Headquartered in Giessen, Germany, STANLEY Engineered Fastening uses an electromechanical spindle to apply self-piercing rivets to aluminum.
STANLEY ENGINEERED FASTENING
Headquarters: Giessen, near Frankfurt
Employees: 750 in Germany, 5,000 worldwide
Global revenue: $1.37 million
Products: Fastening and joining systems, mainly for the automotive industry, but also for electronics and other industries.
Ever since Audi launched the first car with an aluminum body, the A8, in 1994, the importance of aluminum in the automobile industry has been growing – and that growth has taken off now that manufacturers are trying to produce vehicles with improved environmental credentials. One effective way to reduce fuel consumption, and thus carbon emissions, is to reduce weight, and aluminum is an obvious choice.
But aluminum has disadvantages too. One is that you can’t easily weld it, and you certainly can’t weld it to steel. And that’s where STANLEY Engineered Fastening comes in.
The company, a subsidiary of the U.S. toolmaking giant Stanley Black & Decker, is still known to most people in Europe by its old name, Tucker. It specializes in systems that join things together. The focus is on the automobile industry, with a portfolio that includes stud welding, plastic fasteners, blind rivets, self-piercing rivets and more in its range.
According to Manfred Müller, president Global Automotive, self-piercing rivets (SPRs) are an obvious choice for joining aluminum sheets together or for joining them to steel sheets. “The rivet punches through the top surface and then spreads out into the lower surface,” Müller says. “That makes it a highly strong joint, which is convincing compared to a blind rivet as it avoids making a hole, enables an automated process and provides total imperviousness to liquid or gas.”
The first foray into the field was with the Audi A8, when Tucker was asked to adapt its existing system for feeding weld studs to the welding tool so that it could be used for self-piercing rivets. “It was then that we saw the potential,” remembers Müller.
In those days, SPRs were applied hydraulically, but, Müller admits, Tucker didn’t understand that business: “We came from welding, so we knew all about electricity, and we decided to develop an electromechanical system,” he says. That lack of experience was a blessing in disguise as it turned out that the electromechanical solution had a number of significant advantages.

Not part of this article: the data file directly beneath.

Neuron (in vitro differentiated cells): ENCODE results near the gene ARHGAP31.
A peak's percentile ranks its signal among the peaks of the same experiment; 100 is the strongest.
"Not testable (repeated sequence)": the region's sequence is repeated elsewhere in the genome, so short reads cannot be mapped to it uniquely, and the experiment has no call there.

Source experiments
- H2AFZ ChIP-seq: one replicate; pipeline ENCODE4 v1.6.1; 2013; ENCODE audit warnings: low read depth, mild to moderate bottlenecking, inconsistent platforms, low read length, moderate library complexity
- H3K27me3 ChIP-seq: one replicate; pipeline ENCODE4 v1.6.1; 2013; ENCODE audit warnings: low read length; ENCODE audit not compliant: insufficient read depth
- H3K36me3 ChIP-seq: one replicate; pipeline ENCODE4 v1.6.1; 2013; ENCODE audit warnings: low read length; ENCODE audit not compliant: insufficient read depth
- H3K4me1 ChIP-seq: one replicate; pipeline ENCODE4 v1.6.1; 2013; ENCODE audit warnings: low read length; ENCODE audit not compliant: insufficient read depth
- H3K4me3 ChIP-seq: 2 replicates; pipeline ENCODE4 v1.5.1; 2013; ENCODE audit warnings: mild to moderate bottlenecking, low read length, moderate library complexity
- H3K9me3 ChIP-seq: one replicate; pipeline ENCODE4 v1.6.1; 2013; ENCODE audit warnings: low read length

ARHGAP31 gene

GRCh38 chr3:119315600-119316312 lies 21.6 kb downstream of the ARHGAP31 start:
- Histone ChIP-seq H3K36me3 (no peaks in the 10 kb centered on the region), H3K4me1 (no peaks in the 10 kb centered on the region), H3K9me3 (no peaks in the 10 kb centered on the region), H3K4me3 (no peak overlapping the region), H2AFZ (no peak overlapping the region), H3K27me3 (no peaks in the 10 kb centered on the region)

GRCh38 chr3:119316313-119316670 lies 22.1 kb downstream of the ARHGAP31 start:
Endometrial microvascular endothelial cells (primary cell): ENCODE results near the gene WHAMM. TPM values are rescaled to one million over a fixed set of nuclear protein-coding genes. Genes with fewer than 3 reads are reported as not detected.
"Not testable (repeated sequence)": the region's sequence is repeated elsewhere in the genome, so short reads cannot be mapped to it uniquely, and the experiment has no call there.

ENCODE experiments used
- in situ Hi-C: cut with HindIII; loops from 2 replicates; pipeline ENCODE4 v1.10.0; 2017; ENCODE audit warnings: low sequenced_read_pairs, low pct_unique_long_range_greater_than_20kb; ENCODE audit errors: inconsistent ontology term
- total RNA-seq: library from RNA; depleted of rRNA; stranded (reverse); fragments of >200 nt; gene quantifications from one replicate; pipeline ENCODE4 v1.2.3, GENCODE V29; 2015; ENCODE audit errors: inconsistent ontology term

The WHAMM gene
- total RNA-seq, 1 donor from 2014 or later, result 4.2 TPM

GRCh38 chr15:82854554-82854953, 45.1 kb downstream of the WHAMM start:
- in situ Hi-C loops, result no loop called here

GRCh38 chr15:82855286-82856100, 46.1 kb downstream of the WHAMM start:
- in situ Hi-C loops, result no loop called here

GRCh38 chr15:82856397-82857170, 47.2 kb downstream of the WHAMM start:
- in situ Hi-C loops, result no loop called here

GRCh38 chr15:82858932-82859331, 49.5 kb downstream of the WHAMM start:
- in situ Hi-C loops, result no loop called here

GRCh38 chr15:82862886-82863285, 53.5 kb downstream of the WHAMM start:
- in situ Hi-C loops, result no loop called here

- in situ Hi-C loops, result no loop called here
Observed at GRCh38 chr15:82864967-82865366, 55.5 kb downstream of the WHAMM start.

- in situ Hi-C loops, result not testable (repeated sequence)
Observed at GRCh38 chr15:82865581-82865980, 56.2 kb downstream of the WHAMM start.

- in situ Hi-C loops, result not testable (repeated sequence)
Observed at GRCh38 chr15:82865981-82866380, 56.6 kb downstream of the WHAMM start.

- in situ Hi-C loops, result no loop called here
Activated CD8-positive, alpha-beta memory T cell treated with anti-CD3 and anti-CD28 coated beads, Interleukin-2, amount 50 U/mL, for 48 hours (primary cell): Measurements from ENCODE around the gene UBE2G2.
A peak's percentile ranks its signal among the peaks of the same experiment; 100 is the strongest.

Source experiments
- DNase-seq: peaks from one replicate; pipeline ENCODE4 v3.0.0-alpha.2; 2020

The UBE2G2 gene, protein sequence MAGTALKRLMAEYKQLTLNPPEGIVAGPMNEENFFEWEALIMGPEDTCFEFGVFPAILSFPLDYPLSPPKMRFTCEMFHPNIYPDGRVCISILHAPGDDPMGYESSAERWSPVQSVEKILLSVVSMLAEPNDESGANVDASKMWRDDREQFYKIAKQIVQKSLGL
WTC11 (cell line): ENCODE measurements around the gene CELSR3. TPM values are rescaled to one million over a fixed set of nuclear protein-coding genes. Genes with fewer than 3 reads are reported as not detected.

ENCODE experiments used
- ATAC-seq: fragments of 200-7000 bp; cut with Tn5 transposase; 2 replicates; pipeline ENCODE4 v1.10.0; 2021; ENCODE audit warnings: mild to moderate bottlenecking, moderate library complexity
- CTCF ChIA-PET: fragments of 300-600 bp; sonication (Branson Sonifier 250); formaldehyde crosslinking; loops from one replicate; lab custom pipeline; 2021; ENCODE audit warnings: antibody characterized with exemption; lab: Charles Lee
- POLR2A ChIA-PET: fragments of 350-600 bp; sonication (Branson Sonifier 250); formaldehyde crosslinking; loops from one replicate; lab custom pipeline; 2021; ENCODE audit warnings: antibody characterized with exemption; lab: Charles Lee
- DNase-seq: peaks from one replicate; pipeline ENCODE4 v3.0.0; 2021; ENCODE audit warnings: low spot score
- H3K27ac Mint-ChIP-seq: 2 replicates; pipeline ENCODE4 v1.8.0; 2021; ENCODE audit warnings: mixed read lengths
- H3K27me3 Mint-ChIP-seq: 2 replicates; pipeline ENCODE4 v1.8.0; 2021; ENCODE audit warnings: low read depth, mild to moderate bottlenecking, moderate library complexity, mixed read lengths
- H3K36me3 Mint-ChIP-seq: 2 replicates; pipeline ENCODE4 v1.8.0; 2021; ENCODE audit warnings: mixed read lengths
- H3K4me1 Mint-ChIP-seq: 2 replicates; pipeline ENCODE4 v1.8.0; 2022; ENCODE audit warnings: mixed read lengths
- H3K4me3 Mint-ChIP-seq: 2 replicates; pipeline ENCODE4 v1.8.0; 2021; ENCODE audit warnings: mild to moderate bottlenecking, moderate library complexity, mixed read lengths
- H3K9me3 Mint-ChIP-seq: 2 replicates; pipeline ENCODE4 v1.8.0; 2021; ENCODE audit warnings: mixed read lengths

Working with SKF, they developed a spindle that presses the rivet in a highly controlled and efficient manner. An electric motor and gear transmission engages an SKF planetary roller screw that applies pressure to the rivet.
“You can define the pressure and the speed very precisely,” says Müller. And Swen Wenig, SKF sales unit manager for Precision Business in Germany and Switzerland, points out that you can get maximum pressure even when the unit isn’t moving. “There’s 100 percent of the press load in every position and speed of the pusher,” he says. “It’s energyefficient too, because energy is only used while the motor is operating.”
The first riveting machines were delivered in the early ’90s, and since then both STANLEY and SKF have refined their product. “We have continuously influenced the development of the planetary roller screw,” says Müller, “and our R&D worked on them.” Wenig adds, “One of the main issues has been improving the cost-efficiency of the whole construction.”
But there were also important improvements to the rivet feed and to the software, which controls force and stroke. The units are fitted to robots, and there may be 250 robots on an assembly line making an all-aluminum car body, applying up to 3,500 rivets per vehicle. Each spindle has to be designed for its specific purpose, and there is a wide variety of sizes and shapes of the C-shaped frames in which the sheets are placed, so that different physical requirements can be accommodated. There may be shaped elements over which the frame has to fit before riveting can begin. In that case, the spindle has to be raised clear to enable the unit to get at the surface, but then, as each rivet is applied, the initial movement will be minimal in order to save time and energy.
The frames are a surprisingly important part of the design. “They are milled out of special steel and have to withstand heavy forces,” Plant Manager Burkhard Butz explains. If the system is to work, the top and the bottom of the C-shaped frames must always line up exactly, in spite of the heavy forces tending to bring them out of line. “They can weigh up to 600 kilograms [1,300 pounds],” says Purchasing Manager Carsten Hess.
The forces in these riveting units may increase further in the future. “The increased use of high-tensile steel to save weight will be a particular challenge,” says Müller. “The steel, which is very thin and strong, is always the top layer, so the rivet has to punch through it. But the spindle then has to capture the heavy force applied so that the rivet is kept under control. The rivet itself has to be strong enough to puncture the steel but ductile enough to spread out in the aluminum.”
SKF planetary roller screws
SKF’s planetary roller screws enable very precise control of linear movement. A planetary roller screw basically consists of a screw shaft, planetary rollers and a nut. These components have an exactly matching helical thread. Turning the nut results in linear movement of the screw shaft without axial backlash. The thread form is barreled to give a large contact area for high load-carrying capacity. The extreme precision of the planetary roller screw also enables extreme precision in pressure and speed of the linear movement.